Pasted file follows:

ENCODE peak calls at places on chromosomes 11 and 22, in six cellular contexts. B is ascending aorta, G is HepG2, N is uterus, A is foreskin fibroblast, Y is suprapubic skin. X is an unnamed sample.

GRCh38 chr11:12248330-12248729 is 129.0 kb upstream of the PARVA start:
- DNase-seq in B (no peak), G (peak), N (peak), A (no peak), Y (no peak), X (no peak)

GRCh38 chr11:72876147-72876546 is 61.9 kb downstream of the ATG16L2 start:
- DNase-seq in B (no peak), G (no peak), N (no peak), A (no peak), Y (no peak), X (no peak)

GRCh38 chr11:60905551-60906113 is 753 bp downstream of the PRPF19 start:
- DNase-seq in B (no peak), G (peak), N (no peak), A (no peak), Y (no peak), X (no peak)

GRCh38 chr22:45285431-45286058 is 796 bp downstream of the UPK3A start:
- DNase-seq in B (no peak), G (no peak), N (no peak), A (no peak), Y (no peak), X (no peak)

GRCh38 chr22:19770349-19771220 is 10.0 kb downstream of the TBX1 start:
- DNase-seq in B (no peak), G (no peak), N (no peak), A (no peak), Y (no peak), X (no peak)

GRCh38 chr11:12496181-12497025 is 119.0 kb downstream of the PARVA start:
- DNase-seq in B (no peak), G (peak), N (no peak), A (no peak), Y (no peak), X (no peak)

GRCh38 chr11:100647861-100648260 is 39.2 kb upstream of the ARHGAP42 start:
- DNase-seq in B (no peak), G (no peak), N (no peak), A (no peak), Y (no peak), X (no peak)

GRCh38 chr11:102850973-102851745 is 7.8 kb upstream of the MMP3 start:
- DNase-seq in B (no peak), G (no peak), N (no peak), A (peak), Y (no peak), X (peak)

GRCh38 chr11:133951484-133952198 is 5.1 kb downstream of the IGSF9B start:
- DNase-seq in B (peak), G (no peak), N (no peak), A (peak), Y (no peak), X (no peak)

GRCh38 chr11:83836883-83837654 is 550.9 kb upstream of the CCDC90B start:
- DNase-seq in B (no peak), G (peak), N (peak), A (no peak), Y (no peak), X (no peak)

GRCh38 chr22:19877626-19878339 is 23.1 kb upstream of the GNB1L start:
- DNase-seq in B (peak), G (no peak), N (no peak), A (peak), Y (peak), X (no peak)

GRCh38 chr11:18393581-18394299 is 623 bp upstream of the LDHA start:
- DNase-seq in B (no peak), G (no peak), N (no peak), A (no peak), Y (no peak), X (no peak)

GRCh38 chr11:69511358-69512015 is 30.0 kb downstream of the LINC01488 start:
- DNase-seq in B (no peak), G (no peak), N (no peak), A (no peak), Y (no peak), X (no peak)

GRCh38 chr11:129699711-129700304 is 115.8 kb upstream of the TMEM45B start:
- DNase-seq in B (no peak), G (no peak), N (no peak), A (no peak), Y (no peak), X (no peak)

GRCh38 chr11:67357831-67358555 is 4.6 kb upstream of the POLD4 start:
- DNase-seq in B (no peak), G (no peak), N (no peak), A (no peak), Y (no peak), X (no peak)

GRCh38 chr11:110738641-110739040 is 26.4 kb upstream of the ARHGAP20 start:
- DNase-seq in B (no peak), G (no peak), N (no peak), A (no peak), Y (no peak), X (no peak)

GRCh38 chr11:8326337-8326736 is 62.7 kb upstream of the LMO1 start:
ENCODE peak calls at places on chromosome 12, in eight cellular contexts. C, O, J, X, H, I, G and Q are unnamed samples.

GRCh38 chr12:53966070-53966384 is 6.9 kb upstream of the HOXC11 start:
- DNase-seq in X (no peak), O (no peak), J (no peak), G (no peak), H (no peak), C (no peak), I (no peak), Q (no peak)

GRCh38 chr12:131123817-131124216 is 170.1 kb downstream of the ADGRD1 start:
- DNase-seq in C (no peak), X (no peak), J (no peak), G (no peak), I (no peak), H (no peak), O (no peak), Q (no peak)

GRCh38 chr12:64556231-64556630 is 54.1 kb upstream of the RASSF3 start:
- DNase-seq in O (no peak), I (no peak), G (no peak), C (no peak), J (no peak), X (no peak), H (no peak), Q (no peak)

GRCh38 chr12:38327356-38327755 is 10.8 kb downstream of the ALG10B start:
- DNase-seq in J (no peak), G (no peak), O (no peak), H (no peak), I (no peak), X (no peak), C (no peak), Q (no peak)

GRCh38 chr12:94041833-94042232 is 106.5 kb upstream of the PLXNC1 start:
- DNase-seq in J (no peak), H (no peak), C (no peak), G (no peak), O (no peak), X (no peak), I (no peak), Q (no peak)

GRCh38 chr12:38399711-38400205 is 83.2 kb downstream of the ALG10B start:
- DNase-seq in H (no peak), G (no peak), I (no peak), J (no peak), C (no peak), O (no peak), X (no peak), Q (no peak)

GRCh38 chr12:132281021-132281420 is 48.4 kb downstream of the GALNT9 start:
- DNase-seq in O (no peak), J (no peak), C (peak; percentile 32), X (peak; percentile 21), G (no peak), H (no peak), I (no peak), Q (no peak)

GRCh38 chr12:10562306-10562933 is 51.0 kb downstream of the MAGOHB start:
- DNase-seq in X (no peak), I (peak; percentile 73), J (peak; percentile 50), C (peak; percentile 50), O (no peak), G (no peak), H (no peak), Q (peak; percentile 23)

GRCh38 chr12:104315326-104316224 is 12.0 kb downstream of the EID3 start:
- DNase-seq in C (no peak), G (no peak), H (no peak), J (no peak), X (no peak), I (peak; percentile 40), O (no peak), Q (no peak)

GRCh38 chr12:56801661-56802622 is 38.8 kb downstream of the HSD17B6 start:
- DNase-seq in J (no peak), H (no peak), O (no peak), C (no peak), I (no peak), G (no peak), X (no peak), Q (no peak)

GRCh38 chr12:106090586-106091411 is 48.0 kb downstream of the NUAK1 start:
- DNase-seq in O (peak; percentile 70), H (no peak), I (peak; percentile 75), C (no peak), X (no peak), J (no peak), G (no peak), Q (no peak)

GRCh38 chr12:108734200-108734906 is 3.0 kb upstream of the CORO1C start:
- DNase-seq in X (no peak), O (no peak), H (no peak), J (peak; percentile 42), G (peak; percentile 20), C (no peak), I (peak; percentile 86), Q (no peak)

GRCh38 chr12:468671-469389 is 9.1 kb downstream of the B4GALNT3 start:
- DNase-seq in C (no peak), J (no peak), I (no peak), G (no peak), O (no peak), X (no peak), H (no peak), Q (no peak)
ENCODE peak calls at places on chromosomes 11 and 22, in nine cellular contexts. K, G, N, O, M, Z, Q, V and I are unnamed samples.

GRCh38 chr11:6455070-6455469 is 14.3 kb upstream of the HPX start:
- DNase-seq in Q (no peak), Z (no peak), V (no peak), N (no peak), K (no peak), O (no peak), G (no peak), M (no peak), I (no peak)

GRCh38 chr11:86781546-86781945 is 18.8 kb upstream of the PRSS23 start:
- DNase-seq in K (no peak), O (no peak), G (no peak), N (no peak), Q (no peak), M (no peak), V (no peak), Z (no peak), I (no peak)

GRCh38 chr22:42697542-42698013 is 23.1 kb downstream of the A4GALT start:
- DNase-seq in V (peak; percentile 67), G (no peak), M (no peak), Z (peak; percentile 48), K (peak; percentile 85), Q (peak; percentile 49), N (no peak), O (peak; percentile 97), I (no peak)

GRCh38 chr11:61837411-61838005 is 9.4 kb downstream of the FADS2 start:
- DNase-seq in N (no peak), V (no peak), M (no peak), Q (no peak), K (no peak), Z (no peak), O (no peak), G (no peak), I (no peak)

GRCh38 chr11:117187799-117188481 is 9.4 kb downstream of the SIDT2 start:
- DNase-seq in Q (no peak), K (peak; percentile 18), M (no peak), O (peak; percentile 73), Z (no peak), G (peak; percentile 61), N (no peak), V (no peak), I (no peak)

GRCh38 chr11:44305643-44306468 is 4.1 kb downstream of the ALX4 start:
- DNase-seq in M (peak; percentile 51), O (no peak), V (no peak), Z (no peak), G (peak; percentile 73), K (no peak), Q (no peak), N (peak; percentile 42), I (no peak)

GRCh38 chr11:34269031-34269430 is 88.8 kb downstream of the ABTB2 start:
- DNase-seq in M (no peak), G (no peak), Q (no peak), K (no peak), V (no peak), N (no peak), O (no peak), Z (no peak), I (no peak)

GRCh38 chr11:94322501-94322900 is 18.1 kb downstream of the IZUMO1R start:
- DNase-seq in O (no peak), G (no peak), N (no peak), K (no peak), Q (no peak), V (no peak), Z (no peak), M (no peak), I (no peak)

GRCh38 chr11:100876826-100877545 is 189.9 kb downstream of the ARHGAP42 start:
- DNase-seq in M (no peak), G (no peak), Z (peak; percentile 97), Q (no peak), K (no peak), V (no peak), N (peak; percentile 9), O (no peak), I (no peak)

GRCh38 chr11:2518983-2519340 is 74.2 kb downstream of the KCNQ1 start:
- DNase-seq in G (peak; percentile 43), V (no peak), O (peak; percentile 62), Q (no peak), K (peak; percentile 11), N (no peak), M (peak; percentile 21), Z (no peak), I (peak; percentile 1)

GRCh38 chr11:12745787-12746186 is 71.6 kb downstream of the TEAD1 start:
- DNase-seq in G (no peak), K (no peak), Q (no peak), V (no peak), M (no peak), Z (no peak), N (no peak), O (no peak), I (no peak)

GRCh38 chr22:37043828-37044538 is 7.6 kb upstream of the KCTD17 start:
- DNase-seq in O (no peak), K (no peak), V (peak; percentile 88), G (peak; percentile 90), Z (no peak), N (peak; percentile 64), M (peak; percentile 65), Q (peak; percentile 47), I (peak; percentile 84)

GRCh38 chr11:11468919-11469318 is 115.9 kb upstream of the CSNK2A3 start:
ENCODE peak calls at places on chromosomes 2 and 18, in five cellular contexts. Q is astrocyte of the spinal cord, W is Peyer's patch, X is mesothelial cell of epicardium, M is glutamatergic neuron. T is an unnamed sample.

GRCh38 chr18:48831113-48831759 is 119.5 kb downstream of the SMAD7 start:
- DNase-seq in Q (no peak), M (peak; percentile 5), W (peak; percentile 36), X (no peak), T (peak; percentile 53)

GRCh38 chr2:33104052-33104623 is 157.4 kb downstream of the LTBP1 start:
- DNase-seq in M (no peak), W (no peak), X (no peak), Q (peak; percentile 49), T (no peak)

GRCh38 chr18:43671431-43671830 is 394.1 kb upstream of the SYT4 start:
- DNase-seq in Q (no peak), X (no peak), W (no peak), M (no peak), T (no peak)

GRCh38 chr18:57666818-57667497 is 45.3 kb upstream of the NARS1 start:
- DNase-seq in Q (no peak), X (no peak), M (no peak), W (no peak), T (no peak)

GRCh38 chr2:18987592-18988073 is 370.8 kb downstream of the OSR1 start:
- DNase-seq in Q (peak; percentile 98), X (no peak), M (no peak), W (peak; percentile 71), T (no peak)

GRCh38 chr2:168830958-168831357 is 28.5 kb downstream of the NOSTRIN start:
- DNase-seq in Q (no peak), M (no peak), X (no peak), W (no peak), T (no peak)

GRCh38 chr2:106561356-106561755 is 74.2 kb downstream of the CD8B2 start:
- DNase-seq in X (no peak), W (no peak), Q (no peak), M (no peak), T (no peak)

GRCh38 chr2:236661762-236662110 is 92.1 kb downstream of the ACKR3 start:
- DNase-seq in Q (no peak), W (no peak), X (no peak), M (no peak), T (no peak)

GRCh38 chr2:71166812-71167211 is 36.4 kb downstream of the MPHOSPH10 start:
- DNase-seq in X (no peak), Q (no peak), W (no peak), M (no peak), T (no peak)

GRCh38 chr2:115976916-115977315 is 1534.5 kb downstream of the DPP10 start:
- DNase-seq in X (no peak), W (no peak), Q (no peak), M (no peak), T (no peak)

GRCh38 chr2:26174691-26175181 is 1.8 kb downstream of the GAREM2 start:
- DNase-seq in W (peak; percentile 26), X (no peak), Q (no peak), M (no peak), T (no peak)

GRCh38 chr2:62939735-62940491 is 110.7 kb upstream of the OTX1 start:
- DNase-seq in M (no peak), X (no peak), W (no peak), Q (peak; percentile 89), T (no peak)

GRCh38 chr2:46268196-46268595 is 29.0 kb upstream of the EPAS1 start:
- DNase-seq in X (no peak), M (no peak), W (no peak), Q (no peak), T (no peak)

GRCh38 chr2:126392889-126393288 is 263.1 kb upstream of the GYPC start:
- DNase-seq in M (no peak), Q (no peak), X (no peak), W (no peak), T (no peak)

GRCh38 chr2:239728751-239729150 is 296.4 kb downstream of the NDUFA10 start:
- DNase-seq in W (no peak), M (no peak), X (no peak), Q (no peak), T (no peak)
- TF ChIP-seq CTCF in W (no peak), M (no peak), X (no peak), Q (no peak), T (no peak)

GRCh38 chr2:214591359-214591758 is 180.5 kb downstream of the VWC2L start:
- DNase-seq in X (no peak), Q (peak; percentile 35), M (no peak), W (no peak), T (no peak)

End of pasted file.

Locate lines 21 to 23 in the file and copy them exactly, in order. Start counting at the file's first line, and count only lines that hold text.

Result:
- DNase-seq in B (no peak), G (peak), N (peak), A (no peak), Y (no peak), X (no peak)

GRCh38 chr22:19877626-19878339 is 23.1 kb upstream of the GNB1L start:
- DNase-seq in B (peak), G (no peak), N (no peak), A (peak), Y (peak), X (no peak)